Saturday, March 5, 2016

Caleb's Birth Story

So I had to go back and see how long it's been, to know where to start this time. It has been 7 months. Wow. Who knows how long it will be before I crack this thing open again, but I really wanted to make sure our second child's birth was written about.

So, we found out the second was a boy, as you may have already guessed. We were really quite shocked, even though we didn't really have a preference, turns out we thought we were having another girl more than we realized.

This time around, I was induced at 39 weeks and 2 days. I've known since Sophia's birth and the complications with it, that I would not be going past due with the second. My midwife told me that in the delivery room. I was also advised to cut "white" carbs in the last trimester of this pregnancy to avoid any unnecessary weight gain. Basically, Sophia almost didn't fit, and so this time I needed to have a smaller baby. Which is tricky because subsequent babies, and boy babies, tend to be bigger. But, I managed to only gain about 5 pounds total my third trimester, so I did good. And I didn't gain an unhealthy amount overall either (23 pounds).

At 35 weeks I had a full ultrasound to check health and guesstimate weight. At that time he was running average, putting him on track to be 8.5 pounds at 40 weeks. At my second to last appointment, when we got serious about setting a plan, I was actually offered a scheduled cesarean. Apparently this is something they're required to counsel you about, because mothers who have experienced a shoulder dystocia are at higher risk for recurrence, and the only definitive way to avoid this is to avoid a vaginal birth. I declined the offer, wanting to at least give my body and baby a chance.

By 39 weeks even, I was 2cm dilated, and around 80% effaced, but still at -2 station (head was not engaged in the pelvis aka baby hadn't "dropped"). So I went in at midnight for a Cytotec induction. I was pretty familiar with this routine from Sophia's birth. When they placed me on the monitors, I was actually already having contractions, but they weren't really painful and some I couldn't even feel. I had my medication and then we proceeded to try and sleep.

At my 6am check, there was really no change. In fact the nurse thought I was more like 60% effaced. She had said this when I checked in. No big deal, these things are an estimate and vary upon the person doing the exam. I was contracting regularly, but still not particularly painfully. So, a second dose of Cytotec was placed and again, we tried to rest.

Some time around 7am John went and got breakfast and snuck me some too. My midwife came and did my 8am check. Still no real change. I was borderline that they could even give another Cytotec because I was contracting so much. I could feel them all at this point, but they were still manageable. Like a 4-5 of 10 on the pain scale. They decided to place a third dose. My midwife remarked that I have a "stubborn body".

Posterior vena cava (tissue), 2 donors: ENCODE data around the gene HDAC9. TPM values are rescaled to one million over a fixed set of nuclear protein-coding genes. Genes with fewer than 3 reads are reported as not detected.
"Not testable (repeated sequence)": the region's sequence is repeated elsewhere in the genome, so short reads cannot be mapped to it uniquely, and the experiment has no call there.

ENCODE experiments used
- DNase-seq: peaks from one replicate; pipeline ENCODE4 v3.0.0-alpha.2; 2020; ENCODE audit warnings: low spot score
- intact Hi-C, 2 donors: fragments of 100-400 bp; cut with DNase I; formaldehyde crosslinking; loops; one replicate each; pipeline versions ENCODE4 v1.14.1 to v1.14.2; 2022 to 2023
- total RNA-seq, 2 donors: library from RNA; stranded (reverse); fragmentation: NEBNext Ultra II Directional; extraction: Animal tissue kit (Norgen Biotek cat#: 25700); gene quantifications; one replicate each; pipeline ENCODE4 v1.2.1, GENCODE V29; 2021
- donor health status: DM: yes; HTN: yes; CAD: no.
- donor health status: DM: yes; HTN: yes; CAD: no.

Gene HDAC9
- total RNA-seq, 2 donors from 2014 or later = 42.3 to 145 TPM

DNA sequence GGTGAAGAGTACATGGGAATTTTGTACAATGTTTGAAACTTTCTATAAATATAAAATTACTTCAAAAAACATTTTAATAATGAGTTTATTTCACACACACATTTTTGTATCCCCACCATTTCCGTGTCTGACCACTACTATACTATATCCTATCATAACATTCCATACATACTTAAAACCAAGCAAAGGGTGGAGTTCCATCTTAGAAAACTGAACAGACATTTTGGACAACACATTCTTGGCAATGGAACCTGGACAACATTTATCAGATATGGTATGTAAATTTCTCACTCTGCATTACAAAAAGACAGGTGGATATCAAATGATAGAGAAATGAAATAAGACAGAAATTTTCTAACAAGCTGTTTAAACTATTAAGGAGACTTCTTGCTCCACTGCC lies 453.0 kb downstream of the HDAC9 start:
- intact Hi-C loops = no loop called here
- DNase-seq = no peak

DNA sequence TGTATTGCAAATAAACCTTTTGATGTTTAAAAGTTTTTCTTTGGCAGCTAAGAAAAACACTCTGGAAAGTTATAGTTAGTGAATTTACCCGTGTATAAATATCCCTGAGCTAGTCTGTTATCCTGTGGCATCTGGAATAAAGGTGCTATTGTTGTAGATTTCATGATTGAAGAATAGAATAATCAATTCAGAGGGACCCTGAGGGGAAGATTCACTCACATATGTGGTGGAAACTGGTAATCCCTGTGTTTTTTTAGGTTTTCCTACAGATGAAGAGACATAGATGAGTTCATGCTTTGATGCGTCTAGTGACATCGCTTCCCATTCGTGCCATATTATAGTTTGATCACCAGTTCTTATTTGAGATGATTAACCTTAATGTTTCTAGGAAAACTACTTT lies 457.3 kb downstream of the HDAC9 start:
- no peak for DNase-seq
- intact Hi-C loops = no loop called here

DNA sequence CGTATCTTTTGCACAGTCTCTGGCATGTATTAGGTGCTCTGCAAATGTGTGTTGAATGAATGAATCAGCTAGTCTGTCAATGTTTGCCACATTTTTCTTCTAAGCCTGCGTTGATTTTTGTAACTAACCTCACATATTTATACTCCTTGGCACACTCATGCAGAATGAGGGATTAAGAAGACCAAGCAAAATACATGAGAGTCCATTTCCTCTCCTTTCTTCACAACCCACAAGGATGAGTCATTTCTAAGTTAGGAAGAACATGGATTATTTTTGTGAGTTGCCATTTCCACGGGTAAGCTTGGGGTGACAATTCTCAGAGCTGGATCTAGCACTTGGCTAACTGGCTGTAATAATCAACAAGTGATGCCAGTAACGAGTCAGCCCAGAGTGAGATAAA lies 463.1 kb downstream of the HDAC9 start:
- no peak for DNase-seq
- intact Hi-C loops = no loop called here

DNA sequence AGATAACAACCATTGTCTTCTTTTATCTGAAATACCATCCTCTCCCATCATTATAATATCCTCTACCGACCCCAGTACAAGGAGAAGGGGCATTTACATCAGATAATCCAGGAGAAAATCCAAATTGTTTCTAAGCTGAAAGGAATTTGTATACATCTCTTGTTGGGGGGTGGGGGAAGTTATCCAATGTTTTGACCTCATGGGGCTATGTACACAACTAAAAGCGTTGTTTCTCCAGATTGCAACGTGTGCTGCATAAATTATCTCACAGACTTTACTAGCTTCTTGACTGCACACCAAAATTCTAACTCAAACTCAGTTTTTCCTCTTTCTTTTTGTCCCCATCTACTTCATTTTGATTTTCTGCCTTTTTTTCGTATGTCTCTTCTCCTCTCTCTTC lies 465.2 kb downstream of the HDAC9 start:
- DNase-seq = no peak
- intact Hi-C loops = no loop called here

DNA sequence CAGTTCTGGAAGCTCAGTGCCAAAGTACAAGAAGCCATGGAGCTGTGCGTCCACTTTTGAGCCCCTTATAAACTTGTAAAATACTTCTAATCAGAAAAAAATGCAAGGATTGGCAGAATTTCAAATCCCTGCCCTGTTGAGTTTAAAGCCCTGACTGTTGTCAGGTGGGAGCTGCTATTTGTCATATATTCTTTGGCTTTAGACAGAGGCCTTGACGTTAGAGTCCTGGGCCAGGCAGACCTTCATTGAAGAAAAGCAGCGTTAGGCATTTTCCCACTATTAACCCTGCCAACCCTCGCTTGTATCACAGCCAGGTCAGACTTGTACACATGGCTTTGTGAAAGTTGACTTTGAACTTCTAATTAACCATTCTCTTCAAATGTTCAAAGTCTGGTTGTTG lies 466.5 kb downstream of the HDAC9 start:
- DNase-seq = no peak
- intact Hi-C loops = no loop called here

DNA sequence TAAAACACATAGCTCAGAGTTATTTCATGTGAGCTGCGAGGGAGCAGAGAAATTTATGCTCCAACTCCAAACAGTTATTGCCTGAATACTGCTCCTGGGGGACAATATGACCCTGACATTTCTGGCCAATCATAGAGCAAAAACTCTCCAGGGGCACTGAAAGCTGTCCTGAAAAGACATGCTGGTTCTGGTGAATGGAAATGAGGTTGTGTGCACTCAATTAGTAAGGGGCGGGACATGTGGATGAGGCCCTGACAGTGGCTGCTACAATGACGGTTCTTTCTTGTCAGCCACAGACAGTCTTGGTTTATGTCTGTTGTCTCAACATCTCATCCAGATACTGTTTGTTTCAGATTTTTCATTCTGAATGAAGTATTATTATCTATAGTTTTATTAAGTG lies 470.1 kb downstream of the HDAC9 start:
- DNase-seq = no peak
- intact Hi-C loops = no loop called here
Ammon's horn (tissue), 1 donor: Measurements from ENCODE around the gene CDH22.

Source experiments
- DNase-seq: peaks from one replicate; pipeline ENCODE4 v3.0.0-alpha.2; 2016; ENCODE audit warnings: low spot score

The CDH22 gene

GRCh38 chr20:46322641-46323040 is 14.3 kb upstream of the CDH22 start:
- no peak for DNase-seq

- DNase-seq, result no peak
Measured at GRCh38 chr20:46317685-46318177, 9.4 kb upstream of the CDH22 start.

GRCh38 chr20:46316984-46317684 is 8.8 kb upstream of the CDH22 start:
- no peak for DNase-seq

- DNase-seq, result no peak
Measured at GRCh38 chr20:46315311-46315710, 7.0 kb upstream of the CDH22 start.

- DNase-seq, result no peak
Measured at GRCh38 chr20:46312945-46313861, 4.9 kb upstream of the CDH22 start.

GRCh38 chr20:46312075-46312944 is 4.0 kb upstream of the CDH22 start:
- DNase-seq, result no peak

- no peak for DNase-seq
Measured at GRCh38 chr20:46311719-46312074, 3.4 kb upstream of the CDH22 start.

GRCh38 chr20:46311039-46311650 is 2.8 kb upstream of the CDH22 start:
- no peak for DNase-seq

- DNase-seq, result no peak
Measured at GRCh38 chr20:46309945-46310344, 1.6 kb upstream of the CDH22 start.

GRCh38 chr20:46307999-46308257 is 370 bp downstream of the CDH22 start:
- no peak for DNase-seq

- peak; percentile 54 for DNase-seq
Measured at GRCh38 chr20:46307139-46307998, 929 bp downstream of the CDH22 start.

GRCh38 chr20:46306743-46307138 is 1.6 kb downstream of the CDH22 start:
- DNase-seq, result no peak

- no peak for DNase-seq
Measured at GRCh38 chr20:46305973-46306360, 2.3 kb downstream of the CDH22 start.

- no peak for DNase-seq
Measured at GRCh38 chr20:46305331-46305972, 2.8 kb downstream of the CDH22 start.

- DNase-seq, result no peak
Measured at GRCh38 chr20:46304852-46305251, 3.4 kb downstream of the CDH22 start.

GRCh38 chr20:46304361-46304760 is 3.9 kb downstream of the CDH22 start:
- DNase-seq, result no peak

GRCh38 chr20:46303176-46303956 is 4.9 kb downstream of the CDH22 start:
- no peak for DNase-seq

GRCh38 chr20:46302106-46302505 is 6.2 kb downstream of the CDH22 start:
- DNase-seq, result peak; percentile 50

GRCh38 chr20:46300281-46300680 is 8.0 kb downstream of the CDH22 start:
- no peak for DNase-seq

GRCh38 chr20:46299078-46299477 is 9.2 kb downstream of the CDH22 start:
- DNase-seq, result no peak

At my 10am check, still no change. Things were starting to get concerning. We made a plan to get up, walk the halls, sit on the yoga ball, try and get his head to descend. So I did that for 2 hours. My midwife came by on her lunch hour and checked me. STILL no change. At this point we discussed options. I asked if we could try Pitocin. I was advised that that wasn't really a great option because A) I probably couldn't get an effective dose because I was already contracting so frequently and B) My cervix still wasn't ripe/favorable. That was the intention of the Cytotec. I asked about getting an epidural just to see if my body wasn't relaxed and that was hindering things. I was told again because my dilation was so minimal, and epidurals slow things down, that I would just likely stop any progress I might make. We were basically down to A) Keep going how I was and wait another possibly umpteen hours to see if  I would progress B) Go home and see if things progressed naturally and if not return later for another induction and C) A cesarean.

Because Cytotec is given every 4 hours if needed, I had until 2pm to decide. It was frustrating to be having regular contractions that were ineffective. John and I discussed it, and with a peace in my heart, we decided to proceed with the cesarean if there wasn't any progress. We had kind of "been there done that" with an extremely long, painful, exhausting induction before. We had also gone home and returned for a second induction before. Neither of those did us any good. I continued to walk, rock, sit on the ball. My contractions ramped up just a little in intensity, and in fact I started to feel them a twinge more in my back than my front, but sitting on the ball and leaning on the bed made them bearable.